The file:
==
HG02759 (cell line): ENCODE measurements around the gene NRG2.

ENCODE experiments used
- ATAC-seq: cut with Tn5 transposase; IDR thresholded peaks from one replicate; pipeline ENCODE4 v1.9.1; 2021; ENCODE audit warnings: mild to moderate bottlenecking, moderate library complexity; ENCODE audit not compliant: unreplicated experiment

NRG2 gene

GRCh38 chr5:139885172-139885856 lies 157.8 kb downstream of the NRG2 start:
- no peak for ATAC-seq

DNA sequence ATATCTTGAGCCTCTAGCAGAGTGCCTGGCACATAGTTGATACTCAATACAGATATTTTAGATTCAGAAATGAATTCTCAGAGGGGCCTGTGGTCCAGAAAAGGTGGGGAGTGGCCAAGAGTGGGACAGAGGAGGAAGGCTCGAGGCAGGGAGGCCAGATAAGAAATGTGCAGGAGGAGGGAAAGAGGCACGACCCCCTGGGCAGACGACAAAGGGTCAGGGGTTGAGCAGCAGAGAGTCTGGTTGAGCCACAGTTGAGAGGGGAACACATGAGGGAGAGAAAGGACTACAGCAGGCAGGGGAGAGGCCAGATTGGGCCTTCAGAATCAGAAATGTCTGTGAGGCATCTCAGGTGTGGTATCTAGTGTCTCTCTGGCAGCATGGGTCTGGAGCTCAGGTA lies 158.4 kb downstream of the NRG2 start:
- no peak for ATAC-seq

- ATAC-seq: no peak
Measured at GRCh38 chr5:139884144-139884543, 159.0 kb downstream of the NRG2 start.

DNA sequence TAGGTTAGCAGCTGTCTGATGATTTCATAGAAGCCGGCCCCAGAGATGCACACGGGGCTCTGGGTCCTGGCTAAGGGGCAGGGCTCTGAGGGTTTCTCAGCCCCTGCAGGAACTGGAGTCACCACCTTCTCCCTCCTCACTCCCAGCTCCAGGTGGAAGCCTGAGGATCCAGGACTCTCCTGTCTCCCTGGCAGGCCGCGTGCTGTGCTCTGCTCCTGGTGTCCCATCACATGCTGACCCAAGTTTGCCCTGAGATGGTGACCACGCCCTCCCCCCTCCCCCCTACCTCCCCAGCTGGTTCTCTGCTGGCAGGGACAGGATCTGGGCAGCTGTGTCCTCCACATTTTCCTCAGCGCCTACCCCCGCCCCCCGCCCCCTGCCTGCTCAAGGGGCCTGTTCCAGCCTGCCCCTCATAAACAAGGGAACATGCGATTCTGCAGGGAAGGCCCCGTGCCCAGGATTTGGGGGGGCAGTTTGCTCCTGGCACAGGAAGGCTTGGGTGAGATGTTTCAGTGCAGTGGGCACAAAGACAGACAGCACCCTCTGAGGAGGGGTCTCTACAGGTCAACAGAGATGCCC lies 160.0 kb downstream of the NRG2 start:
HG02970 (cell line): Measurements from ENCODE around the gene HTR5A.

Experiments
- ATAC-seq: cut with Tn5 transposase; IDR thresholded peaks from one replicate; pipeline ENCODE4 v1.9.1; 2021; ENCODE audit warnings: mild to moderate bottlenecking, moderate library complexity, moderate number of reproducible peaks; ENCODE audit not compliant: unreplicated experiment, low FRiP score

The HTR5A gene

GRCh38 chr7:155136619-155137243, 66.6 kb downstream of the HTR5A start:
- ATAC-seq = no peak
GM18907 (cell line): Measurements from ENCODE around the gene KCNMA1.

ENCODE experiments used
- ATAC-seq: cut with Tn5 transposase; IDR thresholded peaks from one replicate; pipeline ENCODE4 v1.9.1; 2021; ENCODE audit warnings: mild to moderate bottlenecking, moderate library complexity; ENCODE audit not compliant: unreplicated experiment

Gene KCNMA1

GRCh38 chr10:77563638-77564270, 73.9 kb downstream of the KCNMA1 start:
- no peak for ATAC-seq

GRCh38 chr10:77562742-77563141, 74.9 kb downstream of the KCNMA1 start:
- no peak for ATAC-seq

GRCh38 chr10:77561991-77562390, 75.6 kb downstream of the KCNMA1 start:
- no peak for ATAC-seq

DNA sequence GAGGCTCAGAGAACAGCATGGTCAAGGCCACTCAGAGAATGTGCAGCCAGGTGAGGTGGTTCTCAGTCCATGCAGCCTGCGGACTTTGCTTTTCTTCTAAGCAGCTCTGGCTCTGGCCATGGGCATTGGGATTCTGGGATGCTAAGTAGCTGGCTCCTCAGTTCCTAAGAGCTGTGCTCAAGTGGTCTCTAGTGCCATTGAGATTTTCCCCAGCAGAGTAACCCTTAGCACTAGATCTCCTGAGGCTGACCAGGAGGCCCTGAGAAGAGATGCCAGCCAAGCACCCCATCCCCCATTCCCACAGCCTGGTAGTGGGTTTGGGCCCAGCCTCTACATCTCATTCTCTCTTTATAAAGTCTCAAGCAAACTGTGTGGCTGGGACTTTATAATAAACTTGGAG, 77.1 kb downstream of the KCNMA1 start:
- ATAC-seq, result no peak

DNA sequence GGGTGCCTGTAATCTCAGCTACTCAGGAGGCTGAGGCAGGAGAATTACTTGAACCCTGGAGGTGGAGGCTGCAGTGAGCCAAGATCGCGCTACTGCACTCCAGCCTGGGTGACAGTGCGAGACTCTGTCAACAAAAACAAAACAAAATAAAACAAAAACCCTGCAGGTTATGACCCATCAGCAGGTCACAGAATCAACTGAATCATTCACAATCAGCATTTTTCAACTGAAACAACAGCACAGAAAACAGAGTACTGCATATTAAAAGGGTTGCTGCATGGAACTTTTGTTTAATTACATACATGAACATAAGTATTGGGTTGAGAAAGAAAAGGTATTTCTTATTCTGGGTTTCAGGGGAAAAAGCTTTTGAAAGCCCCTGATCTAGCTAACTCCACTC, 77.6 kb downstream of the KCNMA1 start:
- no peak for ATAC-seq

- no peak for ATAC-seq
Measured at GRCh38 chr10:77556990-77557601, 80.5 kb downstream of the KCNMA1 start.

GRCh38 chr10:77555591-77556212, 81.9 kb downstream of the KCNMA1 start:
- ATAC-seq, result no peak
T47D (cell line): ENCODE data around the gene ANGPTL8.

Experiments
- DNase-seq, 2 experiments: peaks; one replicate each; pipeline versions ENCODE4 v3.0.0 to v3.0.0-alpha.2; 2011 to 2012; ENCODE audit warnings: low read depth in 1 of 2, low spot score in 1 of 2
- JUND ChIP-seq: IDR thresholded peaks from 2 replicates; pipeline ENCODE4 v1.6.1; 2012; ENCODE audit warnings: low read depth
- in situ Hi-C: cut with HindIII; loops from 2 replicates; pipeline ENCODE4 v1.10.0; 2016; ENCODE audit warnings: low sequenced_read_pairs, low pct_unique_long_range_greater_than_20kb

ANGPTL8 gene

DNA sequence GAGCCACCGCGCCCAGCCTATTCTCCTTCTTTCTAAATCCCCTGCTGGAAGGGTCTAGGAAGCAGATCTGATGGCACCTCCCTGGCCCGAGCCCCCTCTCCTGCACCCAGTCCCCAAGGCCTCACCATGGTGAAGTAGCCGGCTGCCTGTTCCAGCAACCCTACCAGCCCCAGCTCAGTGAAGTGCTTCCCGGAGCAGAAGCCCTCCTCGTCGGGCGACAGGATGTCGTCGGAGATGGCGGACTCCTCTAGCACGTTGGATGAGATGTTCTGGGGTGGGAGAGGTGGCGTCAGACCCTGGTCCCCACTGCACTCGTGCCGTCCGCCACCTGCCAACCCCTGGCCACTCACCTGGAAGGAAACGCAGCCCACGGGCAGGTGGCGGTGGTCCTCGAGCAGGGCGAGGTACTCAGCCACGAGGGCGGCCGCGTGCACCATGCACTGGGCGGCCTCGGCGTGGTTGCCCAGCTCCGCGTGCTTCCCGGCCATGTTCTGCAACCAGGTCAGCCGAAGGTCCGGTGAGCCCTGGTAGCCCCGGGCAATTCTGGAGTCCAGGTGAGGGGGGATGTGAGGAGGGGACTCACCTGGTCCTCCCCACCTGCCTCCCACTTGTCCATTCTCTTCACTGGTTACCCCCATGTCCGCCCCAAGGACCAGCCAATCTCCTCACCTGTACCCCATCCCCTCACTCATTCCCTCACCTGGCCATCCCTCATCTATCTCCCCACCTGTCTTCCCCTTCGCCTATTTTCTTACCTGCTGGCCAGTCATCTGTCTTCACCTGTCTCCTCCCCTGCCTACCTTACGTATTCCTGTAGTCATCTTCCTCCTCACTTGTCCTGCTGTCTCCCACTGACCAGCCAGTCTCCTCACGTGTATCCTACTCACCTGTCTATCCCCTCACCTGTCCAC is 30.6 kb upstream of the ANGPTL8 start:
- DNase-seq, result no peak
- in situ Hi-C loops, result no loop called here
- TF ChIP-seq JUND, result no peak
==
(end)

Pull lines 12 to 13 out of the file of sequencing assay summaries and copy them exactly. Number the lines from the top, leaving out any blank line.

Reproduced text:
HG02970 (cell line): Measurements from ENCODE around the gene HTR5A.

Experiments